Before ex-Patriots star Aaron Hernandez hung himself in his jail cell, the sheriff was reaching out to him with the gospel.
“I did read the Bible,” the New England All-Pro tight end told Sheriff Thomas Hodgson, according James Patterson’s All American Murder excerpted in the New York Post. “The weirdest thing happened: I opened it, randomly, and it was all about me,” he said.
But before long, Hernandez’s defense team got wind of the growing closeness between their client and the sheriff — and they demanded a transfer to another jail. They didn’t want any ‘fraternizing with the enemy’ during the ongoing trial.
Sheriff Hodgson, a grandstanding God-fearing American, who styles himself after Joe Arpaio, wasn’t fishing for evidence but for souls. A zealous Christian, Hodgson believed that a high profile story of redemption would teach the nation’s youth the dangers of sin and the power of God’s forgiveness. But, after 18 months of chatting him up about the Bible, his progress got cut short.
When Hernandez, at age 27, was found suspended by a bed sheet noosed around his neck and tied to the window at 3:00 a.m. on April 19, 2017, he had written John 3:16 on his forehead. His Bible was open to the same passage. He was rushed to a hospital, where he was pronounced dead an hour later.
Hernandez’ meteoric rise to the top NFL team and his tragic demise following the murder of his fiancée’s sister’s boyfriend is a story of the hollowness of the American Dream without God.
Hernandez was an anomaly in football. While street toughs abound in the bruising sport, most of them leave the streets behind when they enter the glory of the gridiron. They have traded up for the trappings of wealth and fame.
But Hernandez didn’t transition. He had a 7,100-square-foot house and a $40 million contract, but he stayed loyal to his “hood” and thug life.
Hernandez relished violence and feared nothing. Together with Rob Gronkowski, they formed the most feared pair of tight ends in the NFL. While Gronk offered some of the stickiest hands and trickiest feet, Hernandez was the rampaging ball runner who was turned on by pain. To have either one on your team was a huge advantage; the Patriots had both.
Then in 2013, Hernandez was arrested. In April 2015, Hernandez was found guilty of the murder of Odin Lloyd, who dated his fiancée’s sister. Two years later, he was acquitted of a double slaying — just days before his suicide. Speculation abounded, but no one could ever ascertain why he killed or why he committed suicide.
Thomas Hodgson is better known as the tough-talking sheriff of Bristol County than as a Christian. He deprived inmates of TVs, reduced meal portions and sent out shackled prisoners to work in crews. He offered to build Trump’s wall along the Mexican border and charged his prisoners $5/day/room to help offset prison costs.
In Massachusetts where Democrats run deep, his law and order ethics resonated with many blue-collar workers and ran contrary to the elitists that ran the state. Was he politicking like Joe Arpaio, the anti-immigrant Arizona sheriff?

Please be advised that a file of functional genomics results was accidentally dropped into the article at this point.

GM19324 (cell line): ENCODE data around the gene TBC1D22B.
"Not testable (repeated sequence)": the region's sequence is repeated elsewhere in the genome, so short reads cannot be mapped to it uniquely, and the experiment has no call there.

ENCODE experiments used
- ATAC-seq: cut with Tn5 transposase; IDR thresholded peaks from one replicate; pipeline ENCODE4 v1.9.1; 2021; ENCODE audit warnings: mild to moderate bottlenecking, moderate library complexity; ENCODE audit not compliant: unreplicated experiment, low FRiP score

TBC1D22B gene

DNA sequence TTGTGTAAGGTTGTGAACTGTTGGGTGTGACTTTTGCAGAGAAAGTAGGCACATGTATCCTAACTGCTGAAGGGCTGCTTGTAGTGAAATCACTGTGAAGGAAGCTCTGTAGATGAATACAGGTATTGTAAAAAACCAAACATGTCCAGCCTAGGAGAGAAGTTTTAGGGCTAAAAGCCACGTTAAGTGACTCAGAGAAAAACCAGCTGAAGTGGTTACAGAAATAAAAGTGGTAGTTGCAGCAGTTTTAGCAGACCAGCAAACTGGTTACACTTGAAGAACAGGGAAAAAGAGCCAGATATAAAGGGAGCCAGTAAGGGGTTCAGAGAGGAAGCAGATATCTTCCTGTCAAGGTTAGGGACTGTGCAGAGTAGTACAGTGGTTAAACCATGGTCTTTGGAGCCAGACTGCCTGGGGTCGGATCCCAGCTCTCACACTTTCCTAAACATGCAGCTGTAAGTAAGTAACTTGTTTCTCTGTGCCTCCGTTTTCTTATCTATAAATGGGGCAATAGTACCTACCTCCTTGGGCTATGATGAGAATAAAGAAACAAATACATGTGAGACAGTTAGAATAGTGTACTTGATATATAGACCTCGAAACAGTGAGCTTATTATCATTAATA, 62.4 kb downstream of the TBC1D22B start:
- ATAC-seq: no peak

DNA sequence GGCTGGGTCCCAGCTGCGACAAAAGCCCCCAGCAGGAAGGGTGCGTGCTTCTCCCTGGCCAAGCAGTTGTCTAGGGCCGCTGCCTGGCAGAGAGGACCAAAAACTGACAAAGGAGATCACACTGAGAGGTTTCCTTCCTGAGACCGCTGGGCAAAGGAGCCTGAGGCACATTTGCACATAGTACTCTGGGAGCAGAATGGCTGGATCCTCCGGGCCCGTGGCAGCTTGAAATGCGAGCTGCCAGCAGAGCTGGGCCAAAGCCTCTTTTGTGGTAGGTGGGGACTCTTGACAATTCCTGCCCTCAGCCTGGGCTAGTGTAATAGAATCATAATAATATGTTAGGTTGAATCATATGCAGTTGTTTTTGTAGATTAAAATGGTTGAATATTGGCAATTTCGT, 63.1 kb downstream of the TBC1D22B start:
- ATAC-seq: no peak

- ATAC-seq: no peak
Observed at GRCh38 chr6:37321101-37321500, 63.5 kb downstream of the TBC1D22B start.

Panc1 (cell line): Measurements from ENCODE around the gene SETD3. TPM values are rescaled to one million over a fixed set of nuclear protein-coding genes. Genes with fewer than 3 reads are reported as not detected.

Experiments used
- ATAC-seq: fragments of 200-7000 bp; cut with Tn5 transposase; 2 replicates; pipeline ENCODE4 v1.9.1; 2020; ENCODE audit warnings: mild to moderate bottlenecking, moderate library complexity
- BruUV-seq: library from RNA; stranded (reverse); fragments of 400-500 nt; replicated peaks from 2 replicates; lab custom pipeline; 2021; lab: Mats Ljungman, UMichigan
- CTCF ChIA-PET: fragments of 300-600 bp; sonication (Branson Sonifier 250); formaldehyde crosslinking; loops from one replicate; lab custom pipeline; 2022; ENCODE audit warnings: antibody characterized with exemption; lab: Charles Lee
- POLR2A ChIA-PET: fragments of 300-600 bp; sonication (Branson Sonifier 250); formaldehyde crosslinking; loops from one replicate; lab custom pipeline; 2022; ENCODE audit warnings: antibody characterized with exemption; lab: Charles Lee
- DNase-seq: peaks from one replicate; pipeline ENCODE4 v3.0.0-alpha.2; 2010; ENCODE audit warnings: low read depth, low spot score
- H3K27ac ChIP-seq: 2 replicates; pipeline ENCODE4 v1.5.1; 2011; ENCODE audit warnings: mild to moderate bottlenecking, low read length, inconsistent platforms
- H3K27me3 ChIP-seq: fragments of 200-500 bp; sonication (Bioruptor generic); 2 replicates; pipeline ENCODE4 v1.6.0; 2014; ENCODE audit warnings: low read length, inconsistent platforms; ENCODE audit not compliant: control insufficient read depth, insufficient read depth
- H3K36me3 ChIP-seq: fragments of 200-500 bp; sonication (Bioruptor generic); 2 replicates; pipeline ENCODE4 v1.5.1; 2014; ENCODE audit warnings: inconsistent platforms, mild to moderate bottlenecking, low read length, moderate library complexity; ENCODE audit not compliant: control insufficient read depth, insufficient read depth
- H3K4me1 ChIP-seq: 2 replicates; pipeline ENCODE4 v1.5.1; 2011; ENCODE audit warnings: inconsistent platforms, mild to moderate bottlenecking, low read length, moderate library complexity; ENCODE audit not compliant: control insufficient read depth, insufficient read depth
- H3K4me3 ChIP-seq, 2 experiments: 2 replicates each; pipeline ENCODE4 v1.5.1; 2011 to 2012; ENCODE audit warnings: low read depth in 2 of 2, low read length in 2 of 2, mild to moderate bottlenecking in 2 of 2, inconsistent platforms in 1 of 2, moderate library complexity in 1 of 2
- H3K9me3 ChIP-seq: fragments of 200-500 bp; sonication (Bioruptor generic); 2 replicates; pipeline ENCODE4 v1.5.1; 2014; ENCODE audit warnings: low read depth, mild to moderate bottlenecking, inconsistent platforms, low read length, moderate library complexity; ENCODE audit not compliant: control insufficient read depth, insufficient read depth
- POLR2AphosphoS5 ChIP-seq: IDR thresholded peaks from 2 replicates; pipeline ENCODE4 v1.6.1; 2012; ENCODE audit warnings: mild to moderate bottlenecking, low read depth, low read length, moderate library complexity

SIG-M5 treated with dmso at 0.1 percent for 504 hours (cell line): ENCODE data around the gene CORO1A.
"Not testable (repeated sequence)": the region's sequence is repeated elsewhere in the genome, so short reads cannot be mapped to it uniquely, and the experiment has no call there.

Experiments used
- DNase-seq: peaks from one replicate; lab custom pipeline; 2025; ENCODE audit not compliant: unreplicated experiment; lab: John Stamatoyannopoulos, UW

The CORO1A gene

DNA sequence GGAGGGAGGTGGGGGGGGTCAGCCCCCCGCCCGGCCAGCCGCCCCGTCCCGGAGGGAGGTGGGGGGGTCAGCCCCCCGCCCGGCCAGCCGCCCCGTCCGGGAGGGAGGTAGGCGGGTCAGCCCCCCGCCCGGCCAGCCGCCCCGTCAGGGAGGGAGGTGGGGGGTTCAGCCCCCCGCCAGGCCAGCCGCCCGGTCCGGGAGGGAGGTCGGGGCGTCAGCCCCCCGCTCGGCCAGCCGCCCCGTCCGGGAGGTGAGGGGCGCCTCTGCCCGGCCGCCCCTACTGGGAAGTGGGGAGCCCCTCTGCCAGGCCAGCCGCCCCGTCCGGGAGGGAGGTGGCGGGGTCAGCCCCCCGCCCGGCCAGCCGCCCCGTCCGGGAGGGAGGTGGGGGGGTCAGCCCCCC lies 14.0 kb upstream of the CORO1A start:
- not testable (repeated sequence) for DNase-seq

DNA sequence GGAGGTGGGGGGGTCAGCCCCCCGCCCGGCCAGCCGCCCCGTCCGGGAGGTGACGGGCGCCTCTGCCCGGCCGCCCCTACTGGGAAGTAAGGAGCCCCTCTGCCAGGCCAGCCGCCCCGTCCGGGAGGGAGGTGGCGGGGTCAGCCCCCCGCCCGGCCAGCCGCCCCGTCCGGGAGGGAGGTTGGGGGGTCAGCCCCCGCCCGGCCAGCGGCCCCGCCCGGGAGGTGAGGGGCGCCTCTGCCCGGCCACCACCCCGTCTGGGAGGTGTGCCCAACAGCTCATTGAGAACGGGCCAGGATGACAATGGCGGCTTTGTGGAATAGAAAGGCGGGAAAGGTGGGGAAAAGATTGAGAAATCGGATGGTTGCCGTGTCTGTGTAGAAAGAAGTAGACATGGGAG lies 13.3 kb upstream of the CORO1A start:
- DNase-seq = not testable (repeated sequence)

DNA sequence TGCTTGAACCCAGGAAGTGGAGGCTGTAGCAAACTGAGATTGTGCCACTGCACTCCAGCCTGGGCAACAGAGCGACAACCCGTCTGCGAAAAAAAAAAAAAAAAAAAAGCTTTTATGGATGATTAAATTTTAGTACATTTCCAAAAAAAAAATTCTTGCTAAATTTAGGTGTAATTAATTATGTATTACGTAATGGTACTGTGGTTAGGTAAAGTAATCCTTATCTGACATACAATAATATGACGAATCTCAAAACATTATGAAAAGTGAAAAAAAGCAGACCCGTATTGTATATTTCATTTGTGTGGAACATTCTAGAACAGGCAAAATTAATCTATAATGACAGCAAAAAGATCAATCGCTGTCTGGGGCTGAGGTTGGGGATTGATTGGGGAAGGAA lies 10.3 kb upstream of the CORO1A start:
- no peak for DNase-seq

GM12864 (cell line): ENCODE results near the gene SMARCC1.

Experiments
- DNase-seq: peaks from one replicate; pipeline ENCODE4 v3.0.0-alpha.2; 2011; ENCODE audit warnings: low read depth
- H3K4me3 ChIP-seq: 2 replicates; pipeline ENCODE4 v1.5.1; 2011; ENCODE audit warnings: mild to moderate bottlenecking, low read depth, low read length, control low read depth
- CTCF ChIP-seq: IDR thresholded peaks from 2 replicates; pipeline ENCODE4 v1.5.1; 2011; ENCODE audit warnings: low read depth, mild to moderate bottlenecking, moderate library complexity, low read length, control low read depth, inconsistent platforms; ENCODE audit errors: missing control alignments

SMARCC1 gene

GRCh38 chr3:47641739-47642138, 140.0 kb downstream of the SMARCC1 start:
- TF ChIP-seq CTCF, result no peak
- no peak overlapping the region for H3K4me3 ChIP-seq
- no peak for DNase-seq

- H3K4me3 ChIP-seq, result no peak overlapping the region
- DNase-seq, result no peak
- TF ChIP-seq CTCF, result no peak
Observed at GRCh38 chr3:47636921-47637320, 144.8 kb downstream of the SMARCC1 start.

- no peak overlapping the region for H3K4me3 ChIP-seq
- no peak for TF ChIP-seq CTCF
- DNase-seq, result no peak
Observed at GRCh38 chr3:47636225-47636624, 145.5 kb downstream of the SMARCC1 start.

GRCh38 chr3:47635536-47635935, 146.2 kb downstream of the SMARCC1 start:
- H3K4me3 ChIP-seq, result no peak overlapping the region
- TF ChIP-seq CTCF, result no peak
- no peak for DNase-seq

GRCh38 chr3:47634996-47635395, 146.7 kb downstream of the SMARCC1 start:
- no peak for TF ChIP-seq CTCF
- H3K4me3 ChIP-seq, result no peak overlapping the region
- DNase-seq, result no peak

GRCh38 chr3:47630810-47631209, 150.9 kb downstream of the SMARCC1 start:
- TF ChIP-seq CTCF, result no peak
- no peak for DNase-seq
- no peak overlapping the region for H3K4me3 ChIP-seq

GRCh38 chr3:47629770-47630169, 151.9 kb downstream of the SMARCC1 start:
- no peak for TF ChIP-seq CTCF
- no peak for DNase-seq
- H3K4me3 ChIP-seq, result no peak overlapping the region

Maybe. But he was also genuinely concerned for the spiritual well-being of his inmates. To gasps of civil rights hounds, he ripped out equipment from the prison gym and made it into a spiritual retreat center.
Growing up in Chevy Chase, Maryland, Hodgson was one of 13 children. He went to Catholic mass every morning at 6:00 a.m. and studied at a Catholic military high school before taking college classes in criminal justice.
The Bristol County House of Corrections in Massachusetts was under Hodgson’s administration; 41% of its population were defendants, according to the Boston Globe.
When Hernandez was brought there, Hodgson took a special interest in his high profile inmate. He spoke frequently about him publicly.
“He had the world in his hands. His destiny was set for greatness, until he made a bad decision. And suddenly, his life changed,” he sternly warned eighth graders on a field trip to the Fall River Justice Center on Law Day.
But Hodgson wasn’t just capitalizing on the footballer’s fame for self-aggrandizement. Behind the scenes, he was genuinely interested in the condition of his soul. Taking advantage of his role as maximum authority in the jail, Hodgson began to meet Hernandez privately and talk to him about his faith and his father, who died when he was 16.
“There’s a saying my father used to always use with my 12 brothers and sisters,” Hodgson told him. “He used to say, ‘Always remember, God writes straight with crooked lines.’”
“What does that mean?” Hernandez responded.
“That there are certain things that are going to happen, you’re not going to know why or how, but they’re going to happen. Do you read the Bible?”
“I used to. My coach in Florida used to get me into the Bible stuff.”
“Did you find it useful?”
“Yeah, I did.”
“Well, you’ve got a Bible in your cell. When you get back there, I want you to read it, and talk to your father and think about what I told you about crooked lines.”